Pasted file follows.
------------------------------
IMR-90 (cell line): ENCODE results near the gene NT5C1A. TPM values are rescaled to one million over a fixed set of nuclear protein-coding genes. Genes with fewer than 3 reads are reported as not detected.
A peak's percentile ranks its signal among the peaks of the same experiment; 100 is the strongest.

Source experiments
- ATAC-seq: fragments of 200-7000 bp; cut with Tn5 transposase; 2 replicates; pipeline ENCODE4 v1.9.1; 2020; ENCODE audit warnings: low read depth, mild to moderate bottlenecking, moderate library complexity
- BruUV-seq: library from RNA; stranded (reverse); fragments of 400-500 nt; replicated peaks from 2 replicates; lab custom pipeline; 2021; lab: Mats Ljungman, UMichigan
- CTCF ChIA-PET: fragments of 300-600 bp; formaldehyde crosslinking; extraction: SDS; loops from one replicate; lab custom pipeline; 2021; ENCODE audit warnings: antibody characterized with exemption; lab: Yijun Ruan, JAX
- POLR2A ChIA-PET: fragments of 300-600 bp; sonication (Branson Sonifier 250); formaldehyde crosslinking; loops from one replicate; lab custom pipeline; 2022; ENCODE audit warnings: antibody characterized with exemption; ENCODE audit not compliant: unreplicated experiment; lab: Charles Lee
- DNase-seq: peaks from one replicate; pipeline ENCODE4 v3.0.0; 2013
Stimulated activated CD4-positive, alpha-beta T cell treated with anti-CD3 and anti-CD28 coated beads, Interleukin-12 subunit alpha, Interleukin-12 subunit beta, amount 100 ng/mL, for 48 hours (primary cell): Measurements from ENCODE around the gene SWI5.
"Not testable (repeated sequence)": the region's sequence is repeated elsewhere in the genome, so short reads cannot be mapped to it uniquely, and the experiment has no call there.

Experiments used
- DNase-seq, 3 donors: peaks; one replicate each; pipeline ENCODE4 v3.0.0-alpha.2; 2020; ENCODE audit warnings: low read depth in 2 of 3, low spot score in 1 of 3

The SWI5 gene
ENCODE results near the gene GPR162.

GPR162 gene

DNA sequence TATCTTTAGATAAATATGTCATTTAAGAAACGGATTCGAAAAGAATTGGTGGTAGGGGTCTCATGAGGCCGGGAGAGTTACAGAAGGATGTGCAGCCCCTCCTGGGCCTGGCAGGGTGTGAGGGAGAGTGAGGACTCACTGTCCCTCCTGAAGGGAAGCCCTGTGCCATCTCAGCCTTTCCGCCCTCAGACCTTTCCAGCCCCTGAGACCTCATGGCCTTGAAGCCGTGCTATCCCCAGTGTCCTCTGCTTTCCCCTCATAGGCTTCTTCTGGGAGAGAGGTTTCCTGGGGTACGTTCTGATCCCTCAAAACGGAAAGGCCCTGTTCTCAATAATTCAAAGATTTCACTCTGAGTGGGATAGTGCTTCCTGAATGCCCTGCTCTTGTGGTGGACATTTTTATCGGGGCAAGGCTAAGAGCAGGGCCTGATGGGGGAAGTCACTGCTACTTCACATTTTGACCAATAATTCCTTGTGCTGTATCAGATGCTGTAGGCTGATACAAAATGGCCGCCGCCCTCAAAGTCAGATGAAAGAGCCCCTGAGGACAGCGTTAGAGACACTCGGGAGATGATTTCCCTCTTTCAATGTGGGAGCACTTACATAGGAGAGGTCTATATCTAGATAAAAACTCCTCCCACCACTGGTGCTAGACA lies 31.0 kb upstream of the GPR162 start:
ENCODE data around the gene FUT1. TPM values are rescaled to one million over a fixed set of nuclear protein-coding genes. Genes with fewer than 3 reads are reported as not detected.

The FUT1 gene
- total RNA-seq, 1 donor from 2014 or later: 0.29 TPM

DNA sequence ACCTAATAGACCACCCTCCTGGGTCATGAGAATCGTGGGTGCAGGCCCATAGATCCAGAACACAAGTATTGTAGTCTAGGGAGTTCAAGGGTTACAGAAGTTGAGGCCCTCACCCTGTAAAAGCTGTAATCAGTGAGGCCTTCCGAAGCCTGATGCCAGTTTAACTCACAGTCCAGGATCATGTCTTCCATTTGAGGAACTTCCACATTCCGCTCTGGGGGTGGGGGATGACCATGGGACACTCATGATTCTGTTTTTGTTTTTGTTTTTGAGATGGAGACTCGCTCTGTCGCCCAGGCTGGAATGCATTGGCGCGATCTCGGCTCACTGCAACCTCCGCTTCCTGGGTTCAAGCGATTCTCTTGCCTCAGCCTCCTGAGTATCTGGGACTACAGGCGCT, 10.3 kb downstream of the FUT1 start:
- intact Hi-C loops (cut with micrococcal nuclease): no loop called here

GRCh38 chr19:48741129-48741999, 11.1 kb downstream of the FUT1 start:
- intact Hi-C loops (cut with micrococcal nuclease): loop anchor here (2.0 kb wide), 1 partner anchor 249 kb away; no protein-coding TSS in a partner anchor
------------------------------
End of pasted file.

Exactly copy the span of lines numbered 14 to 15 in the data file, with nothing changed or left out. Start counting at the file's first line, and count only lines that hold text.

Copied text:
ENCODE results near the gene GPR162.

GPR162 gene